Why Is The Face Of Abortion Always A Woman’s?
Everyone but the most far right extremists has condemned the killing and much of the media has focused on how this act of domestic terrorism is truly deplorable. But clinic violence, awful as it is, occurs rarely compared to the legislative assaults against reproductive rights. So in response, Maureen Tkacik (formerly Moe of Jezebel and Gawker) has written a piece for Lemondrop about the things we never mention about when we discuss about abortion—but probably should.
I found one of her observations particularly interesting: where do men fit in in all this?
I don’t think it’s fair that the women are the ones burdened with being the face of the movement all the time. It takes two people to get pregnant and men, of course, have reasons to want abortion to stay legal. But one rarely hears a man publicly state, “I’m so glad she terminated that pregnancy, because I couldn’t emotionally or financially handle the responsibility of becoming a father.” As Moe puts it:
Men must stop being silent on the subject.
Earlier (and primarily on the basis of my own anecdotal evidence), I dismissed the apocryphal “serial aborter” as a fantasy. But I wonder if the situation is different for guys. One of my male friends told me he’d sat in the waiting room during five separate abortions with various girlfriends over the years. It wasn’t wholly emotionless for him — he sold some treasured baseball cards to help pay for one of them — but his detachment about the whole ordeal was striking. While young dads are quick to attest to the magic of childbirth, you almost never hear them talk about the times they were reminded they weren’t ready for it.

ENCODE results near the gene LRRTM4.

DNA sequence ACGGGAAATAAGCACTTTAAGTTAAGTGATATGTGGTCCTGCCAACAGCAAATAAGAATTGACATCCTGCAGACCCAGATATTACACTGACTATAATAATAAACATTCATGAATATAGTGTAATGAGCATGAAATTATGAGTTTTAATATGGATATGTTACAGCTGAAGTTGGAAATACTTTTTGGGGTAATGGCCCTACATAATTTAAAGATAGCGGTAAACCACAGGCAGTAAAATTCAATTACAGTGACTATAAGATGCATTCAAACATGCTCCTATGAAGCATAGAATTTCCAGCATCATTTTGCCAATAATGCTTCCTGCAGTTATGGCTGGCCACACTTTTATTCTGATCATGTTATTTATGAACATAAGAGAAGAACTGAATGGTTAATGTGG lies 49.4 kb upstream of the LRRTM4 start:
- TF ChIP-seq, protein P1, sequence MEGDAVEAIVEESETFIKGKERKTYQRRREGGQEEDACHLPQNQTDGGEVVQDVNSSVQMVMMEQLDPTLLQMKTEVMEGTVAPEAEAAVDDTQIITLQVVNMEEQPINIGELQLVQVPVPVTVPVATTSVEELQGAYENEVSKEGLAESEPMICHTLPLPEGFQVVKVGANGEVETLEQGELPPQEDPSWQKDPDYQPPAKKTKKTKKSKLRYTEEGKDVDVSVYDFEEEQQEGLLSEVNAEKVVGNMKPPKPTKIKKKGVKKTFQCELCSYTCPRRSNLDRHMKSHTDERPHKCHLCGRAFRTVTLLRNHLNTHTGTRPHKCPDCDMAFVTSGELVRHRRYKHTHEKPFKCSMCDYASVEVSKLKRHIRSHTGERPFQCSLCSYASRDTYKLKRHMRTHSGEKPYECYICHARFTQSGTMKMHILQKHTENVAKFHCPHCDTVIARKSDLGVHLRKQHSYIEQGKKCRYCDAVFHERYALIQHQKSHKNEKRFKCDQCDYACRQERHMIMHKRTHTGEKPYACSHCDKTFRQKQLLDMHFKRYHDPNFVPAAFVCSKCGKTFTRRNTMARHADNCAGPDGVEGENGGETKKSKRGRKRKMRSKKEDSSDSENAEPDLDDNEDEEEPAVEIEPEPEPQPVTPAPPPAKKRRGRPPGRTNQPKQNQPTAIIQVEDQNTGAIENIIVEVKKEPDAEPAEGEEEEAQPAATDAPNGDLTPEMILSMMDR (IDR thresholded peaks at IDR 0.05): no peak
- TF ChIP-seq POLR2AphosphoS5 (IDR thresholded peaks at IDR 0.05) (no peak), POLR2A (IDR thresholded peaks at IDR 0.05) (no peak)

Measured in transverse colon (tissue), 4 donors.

I understand why the reproductive rights movement has focused mainly on women: the movement had to convince people women’s bodies belonged to themselves and not their fathers or husbands.
Yet I feel like the only time I hear men talking abortion is when it’s nutters like Scott Roeder, the guy who murdered Dr. Tiller, are railing against women who end a pregnancy. Every pro-choice parade I’ve been to has been mostly women, as has every pro-choice event at my college (a few years ago). I know men do attend these events and men like Dr. Tiller or even President Obama are vocal about being pro-choice. But I don’t see or hear a lot of pro-choice Average Joes weighing in on how it has benefited their lives.
If pro-choice men spoke up more about why they support abortion rights and how abortion allowed them to make better choices about their lives and be better fathers, it would be supportive to pro-choice women. (Especially women who are bravely talk publicly about their abortions, like the women in Jennifer Baumgardner and Gillian Aldrich’s documentary, “I Had An Abortion.”) Maybe men are afraid that if they sound too supportive of abortion, they’ll sound like “sluts”? That’s a concern that has dogged women who’ve openly talked about ending a pregnancy or three. But regardless, I think Moe’s right: men need to sing in the chorus more loudly. Their voices would certainly be welcome.